There is a significant risk for aspiration of secretions & reflux with tube feedings, which increases the risk of pneumonia.

Evidence across disciplines is clear: aspiration occurs with tube feedings. 

Insight Swallow’s SLP endoscopists often consider which aspiration risk is greater—a PO diet or an NPO tube feeding. We get a lot of questions as to why and how we evaluate these risks.

Real case example from last week: 

NPO patient with significant secretions. Upon insertion of FEES scope, secretions are observed in the laryngeal vestibule and below the vocal folds (aspirated!).

Before PO trials, the patient is aspirating secretions. 

During the imaging study:

  • PO trials of nectar thick and pureed consistencies are penetrated to level of vocal folds– 1x of 5 trials enter the airway. Patient does not cough. ** SLP cues patient to cough volitionally and subglottic material is ejected. 
  • Thin liquids in large consecutive sips result in aspiration without cough. Small sips swallowed 100% of 8 trials WNL—no residue, no penetration, no aspiration. 
  • Moist and bite-size solid swallows result in laryngeal penetration, no aspiration. Min-Mod pharyngeal retention which easily clears with liquid rinse. 

Recommended diet: Thin liquids & IDDSI 5 (NDD2) only with use of compensatory strategies and thorough oral hygiene. 


  • Patient is cognitively able to remember to use strategies- cough after each bite, alternate liquids and solids.  
  • Patient able to independently complete oral cares & self-feed. 
  • Patient already aspirating secretions with tube-feeding alone. 
  • Patient is cognitively able & motivated to use compensatory strategies and remind caregivers to assist with oral hygiene. 
  • Patient has excellent bed mobility and is walking over 150 ft with physical therapy as opposed to poor posture with severe immobility.

At times, a peg tube is medically necessary. It is ultimately a medical decision between the physician and the patient. We are not saying a patient shouldn’t have a feeding tube—this is not our decision to make. But as SLPs and informed clinical practitioners, we do have a responsibility to educate based on facts and assess risk within our scope of care. 

It IS our responsibility to share information based on the swallow imaging findings and research evidence—for the patient, family and medical team’s consideration. 

It IS within our scope to assess the aspiration risk and predictors of aspiration pneumonia and to provide this information to the medical team.

Resource Statements

1. “In our study, tube feeding was significantly associated with aspiration pneumonia, which is consistent with the findings of others [19,28,31–34,38,40]. Because our patients were usually not taking any food or liquid by mouth, aspiration presumably occurred with secretions. (Langmore Predictor study Feeding/Mode of Nutritional Intake, Dysphagia Journal, Susan E. Langmore, PhD,1,2 Margaret S. Terpenning, MD,1,3 Anthony Schork, PhD,4 Yinmiao Chen, MS,4 Joseph T. Murray, MA,1 Dennis Lopatin, PhD,5 and Walter J. Loesche, DMD, PhD).

2. “Individuals with PEG tubes are likely to encounter negative outcomes such as aspiration of reflux, pneumonia, malnutrition, site infections, GI bleeds, etc.”  (Decreasing Use of Percutaneous Endoscopic Gastrostomy Tube Feeding in Japan, Komiya et al, 2018).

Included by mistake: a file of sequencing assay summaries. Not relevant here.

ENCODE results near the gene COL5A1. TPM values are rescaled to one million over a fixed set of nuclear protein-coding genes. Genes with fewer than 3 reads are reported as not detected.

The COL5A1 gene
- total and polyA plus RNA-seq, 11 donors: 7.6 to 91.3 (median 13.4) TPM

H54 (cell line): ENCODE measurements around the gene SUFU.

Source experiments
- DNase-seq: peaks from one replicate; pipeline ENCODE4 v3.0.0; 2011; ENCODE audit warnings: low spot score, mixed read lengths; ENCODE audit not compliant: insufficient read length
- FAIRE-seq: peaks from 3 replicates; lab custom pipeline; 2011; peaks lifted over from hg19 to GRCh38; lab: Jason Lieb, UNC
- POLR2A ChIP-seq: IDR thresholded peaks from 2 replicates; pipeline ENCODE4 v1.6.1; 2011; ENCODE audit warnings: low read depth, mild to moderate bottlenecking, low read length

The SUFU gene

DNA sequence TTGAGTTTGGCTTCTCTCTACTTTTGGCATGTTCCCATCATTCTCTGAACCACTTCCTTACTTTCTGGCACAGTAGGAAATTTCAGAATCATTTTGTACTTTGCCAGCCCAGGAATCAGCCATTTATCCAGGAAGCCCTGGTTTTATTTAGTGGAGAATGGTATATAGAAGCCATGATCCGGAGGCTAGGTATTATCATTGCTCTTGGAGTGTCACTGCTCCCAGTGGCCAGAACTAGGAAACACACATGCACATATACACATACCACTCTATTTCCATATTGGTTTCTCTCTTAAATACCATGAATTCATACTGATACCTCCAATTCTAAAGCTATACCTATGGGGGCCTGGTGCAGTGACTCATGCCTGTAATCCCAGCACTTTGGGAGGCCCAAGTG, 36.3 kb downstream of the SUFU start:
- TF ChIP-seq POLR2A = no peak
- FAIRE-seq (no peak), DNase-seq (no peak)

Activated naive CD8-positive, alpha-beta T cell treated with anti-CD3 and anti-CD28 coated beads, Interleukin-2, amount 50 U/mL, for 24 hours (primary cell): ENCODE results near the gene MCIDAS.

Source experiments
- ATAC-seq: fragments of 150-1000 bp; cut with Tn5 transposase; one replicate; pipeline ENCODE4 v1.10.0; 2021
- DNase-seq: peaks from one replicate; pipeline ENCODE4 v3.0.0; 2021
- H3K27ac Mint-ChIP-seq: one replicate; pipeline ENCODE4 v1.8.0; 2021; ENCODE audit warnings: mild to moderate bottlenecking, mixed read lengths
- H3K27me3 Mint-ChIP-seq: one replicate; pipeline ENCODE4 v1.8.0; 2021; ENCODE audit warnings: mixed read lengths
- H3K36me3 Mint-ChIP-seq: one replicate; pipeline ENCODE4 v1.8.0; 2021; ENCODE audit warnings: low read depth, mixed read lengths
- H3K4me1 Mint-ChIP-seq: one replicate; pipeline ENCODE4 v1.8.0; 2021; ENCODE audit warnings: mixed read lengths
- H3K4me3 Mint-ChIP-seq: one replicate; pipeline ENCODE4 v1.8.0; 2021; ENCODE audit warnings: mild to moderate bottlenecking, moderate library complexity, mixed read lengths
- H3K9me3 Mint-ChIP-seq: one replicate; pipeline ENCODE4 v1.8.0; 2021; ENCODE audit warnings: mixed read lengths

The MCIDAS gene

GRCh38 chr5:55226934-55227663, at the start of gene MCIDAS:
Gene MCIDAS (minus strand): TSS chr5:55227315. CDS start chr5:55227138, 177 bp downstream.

3. “Frequent episodes of gastroesophageal reflux and aspiration of gastric contents, which increased when the infusion rate was speeded up for nutritional replacement. Gastric retention also occurred at the higher infusion rate. Thus, percutaneous gastrostomy may not decrease the frequency of aspiration in patients at risk.”  (Aspiration after percutaneous gastrostomy, M J Cole, J T Smith, C Molnar, E A Shaffer).

4. “Higher rates of aspiration pneumonia were found in tube-fed patients than non tube-fed patients (rates ranged from 58 to 67% versus 14 to 17% for tube-fed and non tube-fed, respectively). Where tubes were placed primarily for nutritional support, several patients developed aspiration pneumonia for the first time (rates ranged from 7 to 29%) and many with a history of aspiration continued to aspirate (rates ranged from 11 to 62%).” (Use of tube feeding to prevent aspiration pneumonia, TE Finucane and JP Bynum. Review published: 1996).

Additional Sources: 

  •  Enteral nutrition as a risk factor for nosocomial pneumonia.Pingleton SK:  Eur J Clin Microbiol Infect Dis 8:51–55, 1989
  • Tube feedings in elderly patients: indications, benefits, and complications.Ciocon JO, Silverstone FA, Graver LM, Foley CJ:  Arch Int Med 148:105–108, 1993
  • Long-term enteral feeding of aged demented nursing home patients. Peck A, Cohen C, Mulvihill MN: . J Am Geriatr Soc 38:1195–1198, 1990
  • Tube feeding-related pneumonias. Pritchard V:  J Gerontol Nurs 14(7):32–36, 1988 37. Cole MJ, Smith JT, Molnar C, Shaffer EA: 
  • Tube feeding and lethal aspiration in neurological patients: a review of 720 autopsy cases.Olivares L, Segovia A, Revuelta R:  Stroke 5:654–657, 1974 41. Sartori S, Trevisani L, Tassinari D, Nielsen I, Gilli G, Donati D, Malacarne P: 
  • Aspiration after percutaneous gastrostomy. J Clin Gastroenterol 9(1):90–95, 1987 38. Hassett JM, Sunby C, Flint LM:
  • No elimination of aspiration pneumonia in neurologically disabled patients with feeding gastrostomy. Surg Gyncol Obstet 167:383–388, 1988
  • Prevention of aspiration pneumonia during long term feeding by percutaneous endoscopic gastrostomy: might cisapride play any role? Support Care Cancer 2:188–190, 1994
  • AGS (American Geriactric Society —